Caldwell‎ > ‎

C11 Bubble nebula


Caldwell 11 (NGC 7635) Bubble Nebula

The bubble nebula is an example of a massive star with an extremely strong solar wind embedded inside a large gas cloud. This wind is moving at 2000 km per second (4 million miles per hour)  and has carved out a large bubble 7 light years in diameter within the cloud. The wind slows as it hits the much denser gas cloud, creating the surface of the bubble. The star responsible is the brightest star within the bubble (the star with diffraction spikes in this photo) - BD602522 also known as SAO20575. This blue star is 40 times more massive than the sun but due to it's distance of 7100 light years, its apparent magnitude is just 8.7. The star is not at the center of the bubble. This is because the surrounding gas is not uniform and is much denser at the top left - which slows down the solar wind much sooner. At the top left of the gas cloud you can just make out some dense clumps or columns of gas. These are similar to the famous columns in the Eagle Nebula, but they are not being eroded as fast. The whole nebula is glowing due to the intense ultra violet radiation from the central star.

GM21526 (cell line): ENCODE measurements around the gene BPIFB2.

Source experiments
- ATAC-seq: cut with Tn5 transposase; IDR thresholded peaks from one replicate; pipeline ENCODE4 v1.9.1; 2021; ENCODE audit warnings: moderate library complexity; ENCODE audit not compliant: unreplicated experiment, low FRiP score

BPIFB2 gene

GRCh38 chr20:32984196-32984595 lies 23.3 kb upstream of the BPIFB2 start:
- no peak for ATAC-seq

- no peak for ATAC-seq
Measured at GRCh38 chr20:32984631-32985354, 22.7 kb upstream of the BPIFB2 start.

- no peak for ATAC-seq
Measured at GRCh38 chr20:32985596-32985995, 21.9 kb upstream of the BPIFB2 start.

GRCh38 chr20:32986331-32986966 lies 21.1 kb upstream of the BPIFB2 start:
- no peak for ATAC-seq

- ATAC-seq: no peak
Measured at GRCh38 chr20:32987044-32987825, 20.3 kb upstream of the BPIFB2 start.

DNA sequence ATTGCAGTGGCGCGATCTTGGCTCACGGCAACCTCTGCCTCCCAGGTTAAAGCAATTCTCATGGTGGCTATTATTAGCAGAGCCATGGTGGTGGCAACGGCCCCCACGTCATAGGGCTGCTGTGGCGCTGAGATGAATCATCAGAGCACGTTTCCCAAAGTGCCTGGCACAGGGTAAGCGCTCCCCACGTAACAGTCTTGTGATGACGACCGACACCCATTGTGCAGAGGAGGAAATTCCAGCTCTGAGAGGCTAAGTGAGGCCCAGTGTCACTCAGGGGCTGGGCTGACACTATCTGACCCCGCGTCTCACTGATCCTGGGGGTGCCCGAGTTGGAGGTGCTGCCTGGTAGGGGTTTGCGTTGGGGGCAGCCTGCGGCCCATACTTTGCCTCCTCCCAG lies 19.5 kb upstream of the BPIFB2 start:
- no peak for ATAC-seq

CCD Camera ST10xm
 Telescope 250mm F4.8 Newtonian Reflector with MPCC coma corrector
 Mount Astro-Physics AP1200 GTO

 Date10th September 2009
 Exposure10x600s Ha 12nm Astronomik filter
 Software MaximDL, CCDStack, PixInsight